HO, HO, SNOW

Thanksgiving over, and it’s suddenly time to start a rush on Christmas presents! No snow here, but it’s certainly moving around other parts of the country. This is not a new pattern, but it’s worth featuring again because it’s so very cute for a child of any age and size–“With Fleece as White as Snow…or NOT.” I guarantee there are some 39+ persons who’d like it, too.

Because it’s fleece applied to a sweatshirt, it’s EASY–no fancy fitting, no seam finishes, simple elastic button”holes” and optional snowman applique (which can be on back or even on front of another sweatshirt). Use pompoms for snowballs. This really doesn’t take long!

Be sure to peek on line to see the very different one with leopard fleece. (You COULD add a white snowman on the back wearing a leopard scarf–sure to delight a teen or preteen girl. Zebra is also a “cool” choice.) Another color besides red takes this design easily into the new year, and the general instructions work for any size. On sale between now and Christmas for $3.50:

click here for more info

“With Fleece as White as Snow” cc1011 by LJ Christensen
“Snow Family Skirt” cc1010 by LJ Christensen

Let’s do a two-fer! Since I’m thinking about snowmen appliques….if you like the Santa pattern with snowmen, you might be interested in the “Snow Family Skirt” appliques as well. They certainly can be made out of fleece, too, instead of quilting cotton, and applied to a sweatshirt instead of a skirt. The snowflakes are darling, too, and really easy to make.

How cute would it be to make everyone in the family coordinating, yet customized sweatshirts? There’s definitely time, and it just might be the answer about what the heck to do about Uncle Bob, Aunt Susie or Gramps. Sweatshirts are genderless and ageless. This pattern is also on sale for $3.50 until Christmas…..” Click here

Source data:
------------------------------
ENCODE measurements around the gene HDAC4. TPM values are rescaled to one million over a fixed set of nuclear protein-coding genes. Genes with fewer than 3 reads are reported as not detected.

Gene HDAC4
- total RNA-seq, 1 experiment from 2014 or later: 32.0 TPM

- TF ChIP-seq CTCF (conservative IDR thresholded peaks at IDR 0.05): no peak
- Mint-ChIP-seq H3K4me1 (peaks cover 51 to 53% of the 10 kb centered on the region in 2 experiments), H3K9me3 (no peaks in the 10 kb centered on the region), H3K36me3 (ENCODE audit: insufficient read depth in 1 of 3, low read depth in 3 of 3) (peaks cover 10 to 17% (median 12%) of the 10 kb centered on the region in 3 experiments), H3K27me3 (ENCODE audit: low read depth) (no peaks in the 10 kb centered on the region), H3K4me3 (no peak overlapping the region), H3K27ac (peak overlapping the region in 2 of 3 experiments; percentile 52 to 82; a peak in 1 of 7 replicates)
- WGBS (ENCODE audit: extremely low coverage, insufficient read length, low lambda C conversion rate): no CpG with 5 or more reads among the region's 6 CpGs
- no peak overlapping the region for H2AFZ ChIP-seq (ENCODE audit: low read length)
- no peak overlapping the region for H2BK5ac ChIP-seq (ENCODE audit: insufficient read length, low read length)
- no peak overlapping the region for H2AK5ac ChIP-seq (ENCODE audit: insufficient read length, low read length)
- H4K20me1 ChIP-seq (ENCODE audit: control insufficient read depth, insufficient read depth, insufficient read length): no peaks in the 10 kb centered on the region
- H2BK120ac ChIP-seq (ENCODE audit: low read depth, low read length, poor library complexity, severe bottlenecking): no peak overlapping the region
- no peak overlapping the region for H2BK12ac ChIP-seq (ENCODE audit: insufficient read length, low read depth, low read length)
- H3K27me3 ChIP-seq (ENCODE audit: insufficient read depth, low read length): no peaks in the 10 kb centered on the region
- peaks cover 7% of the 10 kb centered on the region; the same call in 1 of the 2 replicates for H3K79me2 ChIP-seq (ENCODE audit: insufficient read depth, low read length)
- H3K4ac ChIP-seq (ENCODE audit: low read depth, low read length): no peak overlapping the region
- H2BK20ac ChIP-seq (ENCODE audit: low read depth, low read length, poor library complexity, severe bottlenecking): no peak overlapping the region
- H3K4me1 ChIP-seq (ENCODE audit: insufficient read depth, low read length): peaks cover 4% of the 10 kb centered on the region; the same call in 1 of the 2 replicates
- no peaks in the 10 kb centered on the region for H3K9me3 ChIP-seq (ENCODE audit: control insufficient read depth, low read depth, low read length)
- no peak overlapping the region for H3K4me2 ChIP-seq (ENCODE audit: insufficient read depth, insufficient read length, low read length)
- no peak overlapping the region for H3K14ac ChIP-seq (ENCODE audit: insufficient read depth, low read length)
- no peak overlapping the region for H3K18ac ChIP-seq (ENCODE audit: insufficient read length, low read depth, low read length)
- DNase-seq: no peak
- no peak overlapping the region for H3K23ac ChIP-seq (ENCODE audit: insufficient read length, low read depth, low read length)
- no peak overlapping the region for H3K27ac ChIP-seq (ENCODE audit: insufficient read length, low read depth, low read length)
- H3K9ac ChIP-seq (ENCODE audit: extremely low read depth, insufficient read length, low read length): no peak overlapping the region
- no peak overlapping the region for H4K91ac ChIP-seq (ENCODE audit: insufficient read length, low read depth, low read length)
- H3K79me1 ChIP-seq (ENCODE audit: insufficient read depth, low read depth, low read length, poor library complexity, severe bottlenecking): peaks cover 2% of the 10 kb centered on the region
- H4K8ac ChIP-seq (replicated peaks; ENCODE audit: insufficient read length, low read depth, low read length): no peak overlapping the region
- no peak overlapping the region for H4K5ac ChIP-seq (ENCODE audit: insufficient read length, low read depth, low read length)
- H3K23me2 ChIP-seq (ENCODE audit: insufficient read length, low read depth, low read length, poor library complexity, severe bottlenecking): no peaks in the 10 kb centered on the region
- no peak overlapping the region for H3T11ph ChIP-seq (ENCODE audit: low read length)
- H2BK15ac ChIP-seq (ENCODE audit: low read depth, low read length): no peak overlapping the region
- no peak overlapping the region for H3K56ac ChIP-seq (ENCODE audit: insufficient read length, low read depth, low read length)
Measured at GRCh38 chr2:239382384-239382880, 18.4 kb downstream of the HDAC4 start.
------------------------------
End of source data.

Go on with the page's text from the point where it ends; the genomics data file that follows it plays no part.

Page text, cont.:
Now for a tip or several:

  1. When appliqueing cotton, I nearly always use a paper-backed fusible web. It’s better to apply it in a big swathe and then cut out the pieces because that way, the backing gets all the way to the edge.
  2. When appliqueing stretchy fleece, you may find the Wonder Under doesn’t work so well. However, you might take a look at interfacings because there is a STRETCHABLE iron-on now that can at least give the fleece a little stability.
  3. Fleece really doesn’t ravel, so it’s fine to just do a fairly wide-apart zigzag instead of a satin stitch.
  4. Loose pieces like scarves don’t need edge finishes. Just tack the pieces down a little and let them fly.
  5. You CAN use satin stitch for branch arms or sled blades, but it’s best to tuck some tear-away interfacing underneath so that the knit doesn’t stretch…maybe even add some wash-away on top as well. (I always keep a little bag of scraps of those items after I embroider.)
  6. In a pinch, use some paper for stabilizer–my mother used a roll of adding machine paper. (You can get pads of news print style paper in the children’s sketching dept–Walmart, etc. that’s easier to tear and easier on your needle, though. I print paper-piecing patterns on it.)
  7. Play with embellishments such as buttons, ribbon, and even teeny pompoms. (There’s usually a staple inside the pompom you can catch with the needle to whip it on.) You’ll feel like a kid dressing a real snowman, but it’s not so cold!

Have a Happy Holiday--try to hang loose and ENJOY yourself and have relaxed, fun time.